Monstress #1 is 72 pages of immersion into a world filled with magic, but that has been torn apart by wars and their results. Writer Marjorie Liu and artist Sana Takeda draw on many influences in this expansive first issue, including steampunk, urban fantasy, a dash of kaiju in a couple of the big splashes, and the dark truth of history itself. In the afterword, Liu said that Monstress was partially inspired by her grandparents surviving the Japanese invasion of China in the 1930s and 1940s, and the horrors of that conflict that sadly is barely touched upon in American and European history books as the Japanese sent the Chinese to labor camps and tortured and experimented upon them.
Monstress #1 truly doesn’t shy away from showing the ravages of war as Maika, the anti-heroine of the comic is sold as a slave, captured and tortured, but ends up turning the tables on her captors in a powerful, yet painful way. She looks human, but is actually an arcanic, which is someone who has both monster and human blood and is being held captive and experimented on by the Cumaea, a group of nuns led by the sadistic Sophia and dedicated to studying both science and magic. Basically, Maika would be a half-blood if she lived in the Harry Potter universe, and the Cumaea would be Death Eaters. Liu and Takeda also use the extra page count to show flashbacks to Maika’s life as a wanderer after the war with her best friend Tuya, who kept her grounded and her frightening and mysterious powers under control. Liu does an excellent job transitioning from past to present with a shared arc word of “Open” with Maika struggling to use her magical powers to open a lock in the past and to break out of prison and defeat her enemies in the present scenes.
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Marjorie Liu’s plot is a pretty linear prison escape story with a side of dark magic and an adorable fox arcanic named Kippa slowly losing his innocence as he watches Maika do unmentionable things to break away from the nuns of Cumaea. But even if the plot is straightforward, Liu and Sana Takeda craft complex, broken characters and build a world that is fantastical and filled with wind swept vistas, blue energy spells, gorgeous costumes, and even perhaps an airship or two for aficionados of Cid from the Final Fantasy series. There is no clear “good guy” in Monstress #1, except for the innocent, adorable arcanic that Maika rescues even as she battles herself to control her lycanthropy and magical powers. There is also references to a “Battle of Constantine” in both Maika and Sophia’s past where Maika may have summoned monstra and killed many members of the Federation, but Liu wisely keeps these plot developments close to the chest for future installments.
Sana Takeda’s art and colors bring out the contradictory elements of the world of Monstress #1, and the inequalities of its world can be plainly seen in the first couple pages as the rich, intricate furnishings of Sir Conroy, who wants to buy Maika as a sex slave, contrast with her naked body and collar. However, even though this series of events is disgusting, Liu and Takeda give Maika agency by giving her a terse inner monologue about the costs of war, and how she doesn’t want to be a slave. Liu gifts Maika with a sharp tongue throughout the series and even several action hero-type one-liners when she fights Sophia towards the end of the issue with a steampunk-style flamethrower. On paper, this might seem like a badass moment, but Takeda doesn’t hold back from showing the gruesomeness of the burned bodies of Sophia and her guards along with a sickly orange flame. She shows Maika’s brow crinkle and her eyes beam in anger. And every time Maika kills someone, the page becomes silent, and Takeda zooms into her victims’ blank eye to show the full effects of taking a life. Maika might have good intentions, but her violent actions are taking a toll on her even if she doesn’t have complete control over them.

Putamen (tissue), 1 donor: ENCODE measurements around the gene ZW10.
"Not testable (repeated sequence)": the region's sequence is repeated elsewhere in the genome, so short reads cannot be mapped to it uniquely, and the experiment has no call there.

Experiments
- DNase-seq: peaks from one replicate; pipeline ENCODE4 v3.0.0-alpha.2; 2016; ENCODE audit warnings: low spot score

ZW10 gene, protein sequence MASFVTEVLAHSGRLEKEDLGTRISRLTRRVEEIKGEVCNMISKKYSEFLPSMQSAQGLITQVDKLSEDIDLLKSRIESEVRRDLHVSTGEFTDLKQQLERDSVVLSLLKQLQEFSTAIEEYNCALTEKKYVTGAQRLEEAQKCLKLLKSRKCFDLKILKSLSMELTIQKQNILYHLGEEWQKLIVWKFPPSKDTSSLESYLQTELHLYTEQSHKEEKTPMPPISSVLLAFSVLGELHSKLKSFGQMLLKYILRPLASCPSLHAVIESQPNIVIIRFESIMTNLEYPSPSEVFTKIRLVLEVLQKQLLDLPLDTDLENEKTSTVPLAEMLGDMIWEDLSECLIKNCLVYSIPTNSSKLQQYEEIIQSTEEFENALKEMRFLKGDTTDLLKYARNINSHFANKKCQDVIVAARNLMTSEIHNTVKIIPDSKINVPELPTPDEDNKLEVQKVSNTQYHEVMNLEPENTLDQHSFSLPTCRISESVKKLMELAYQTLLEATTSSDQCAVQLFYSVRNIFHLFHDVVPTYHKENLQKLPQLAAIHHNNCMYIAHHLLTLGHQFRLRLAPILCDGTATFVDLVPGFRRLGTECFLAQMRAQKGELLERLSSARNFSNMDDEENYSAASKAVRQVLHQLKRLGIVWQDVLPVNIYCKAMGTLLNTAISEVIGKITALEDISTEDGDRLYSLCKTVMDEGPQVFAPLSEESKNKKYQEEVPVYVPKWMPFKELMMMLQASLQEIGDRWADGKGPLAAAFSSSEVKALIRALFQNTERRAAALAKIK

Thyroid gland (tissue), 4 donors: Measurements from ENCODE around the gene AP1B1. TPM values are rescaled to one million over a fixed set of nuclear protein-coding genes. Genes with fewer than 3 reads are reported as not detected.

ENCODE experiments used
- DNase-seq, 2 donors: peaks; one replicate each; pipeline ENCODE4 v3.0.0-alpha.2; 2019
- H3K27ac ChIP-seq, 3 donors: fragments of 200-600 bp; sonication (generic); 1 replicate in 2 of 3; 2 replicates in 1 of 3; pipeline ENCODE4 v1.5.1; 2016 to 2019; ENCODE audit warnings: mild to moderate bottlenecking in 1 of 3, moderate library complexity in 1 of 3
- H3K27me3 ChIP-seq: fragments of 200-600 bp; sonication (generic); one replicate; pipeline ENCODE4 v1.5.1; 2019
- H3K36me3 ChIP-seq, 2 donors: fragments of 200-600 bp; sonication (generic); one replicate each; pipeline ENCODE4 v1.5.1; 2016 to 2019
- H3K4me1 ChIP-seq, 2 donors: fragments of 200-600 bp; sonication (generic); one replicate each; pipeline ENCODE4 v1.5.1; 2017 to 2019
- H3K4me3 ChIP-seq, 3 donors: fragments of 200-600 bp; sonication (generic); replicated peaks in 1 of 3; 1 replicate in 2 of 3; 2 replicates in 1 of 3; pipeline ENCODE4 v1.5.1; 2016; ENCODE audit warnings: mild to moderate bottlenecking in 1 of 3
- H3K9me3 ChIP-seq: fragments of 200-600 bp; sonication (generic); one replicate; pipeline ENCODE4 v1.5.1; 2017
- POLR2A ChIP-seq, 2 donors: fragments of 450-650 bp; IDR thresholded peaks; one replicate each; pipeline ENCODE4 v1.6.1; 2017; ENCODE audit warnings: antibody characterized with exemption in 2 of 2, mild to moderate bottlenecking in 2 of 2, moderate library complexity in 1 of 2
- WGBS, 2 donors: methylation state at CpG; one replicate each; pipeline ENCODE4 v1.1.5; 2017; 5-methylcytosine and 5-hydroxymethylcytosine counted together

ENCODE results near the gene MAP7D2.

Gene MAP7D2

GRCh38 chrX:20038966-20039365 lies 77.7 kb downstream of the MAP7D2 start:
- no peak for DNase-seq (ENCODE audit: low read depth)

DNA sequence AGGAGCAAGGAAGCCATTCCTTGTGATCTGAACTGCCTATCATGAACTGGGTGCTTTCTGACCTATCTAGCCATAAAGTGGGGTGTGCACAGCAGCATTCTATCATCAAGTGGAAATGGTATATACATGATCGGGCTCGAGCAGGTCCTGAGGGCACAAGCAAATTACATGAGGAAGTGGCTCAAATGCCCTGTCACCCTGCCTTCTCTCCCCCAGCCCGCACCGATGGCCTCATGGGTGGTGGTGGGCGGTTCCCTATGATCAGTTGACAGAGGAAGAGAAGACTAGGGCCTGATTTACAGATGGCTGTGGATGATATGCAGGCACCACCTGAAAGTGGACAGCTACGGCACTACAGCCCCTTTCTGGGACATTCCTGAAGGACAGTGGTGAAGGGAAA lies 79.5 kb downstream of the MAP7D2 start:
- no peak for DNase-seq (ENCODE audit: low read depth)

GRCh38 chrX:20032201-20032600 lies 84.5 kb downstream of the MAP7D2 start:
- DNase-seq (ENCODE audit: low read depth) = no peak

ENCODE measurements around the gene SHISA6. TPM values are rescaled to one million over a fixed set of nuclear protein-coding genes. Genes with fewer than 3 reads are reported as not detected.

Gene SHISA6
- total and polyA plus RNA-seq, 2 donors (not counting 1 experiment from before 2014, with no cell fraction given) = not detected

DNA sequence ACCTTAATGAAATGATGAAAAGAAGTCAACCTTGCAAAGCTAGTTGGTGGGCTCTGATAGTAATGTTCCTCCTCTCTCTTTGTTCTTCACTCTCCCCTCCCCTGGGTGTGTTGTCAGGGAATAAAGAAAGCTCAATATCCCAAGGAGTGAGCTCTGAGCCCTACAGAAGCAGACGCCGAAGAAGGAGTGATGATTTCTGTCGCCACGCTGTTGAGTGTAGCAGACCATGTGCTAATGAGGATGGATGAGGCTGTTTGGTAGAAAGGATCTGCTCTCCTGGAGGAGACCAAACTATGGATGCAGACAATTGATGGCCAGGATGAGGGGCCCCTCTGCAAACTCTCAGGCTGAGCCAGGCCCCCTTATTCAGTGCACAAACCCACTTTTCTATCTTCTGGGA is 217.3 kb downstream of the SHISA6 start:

Supposedly, the war between the Federation and arcanics is over, but political tension brims off to the side of the main story in small talk between Sophia and her more level headed basically parole officer Atena (who is supposed to bring her in for questioning for some of her more daring experiments) and snatches of conversation heard on the city streets. This intrigue and worldbuilding doesn’t detract from Maika’s personal story, but adds color and layers to Monstress #1’s world. This isn’t a generic steampunk fantasy world, but one with a rich history and unique features, like cats being able to talk and working as assassins. The orange tom that follows Maika and Tuya around even provides some dark comic relief. Sana Takeda’s art looks like concept art from the Final Fantasy games, but she has a strong storytelling sense narrowing the panels when Maika does something violent and then opening up when she realizes the results of her actions.
There is one scene of clunky info-dump when a friend of Maika’s mother tells and sadly doesn’t show some key backstory information about her relationship with Maika’s family and a plot element that may be of future importance. However, Monstress #1 is well worth a read because of Marjorie Liu’s nuanced characterization, especially of Maika, Sophia, and Tuya in the flashbacks and application of real-world themes into an apocalyptic urban fantasy universe with intricate architectural, character, and monster design from Sana Takeda. It is full of female characters, who aren’t necessarily role models, but have rich inner lives and motivations. You’ll come for the sun-kissed shelves of Sophia’s library and the establishing shots of the Mieville-esque city of Zamora where Sophia does her “research”, but will stay for the hard-hitting, emotional story of a young woman named Maika, who is overcoming the very literal monster within her freedom seeking soul.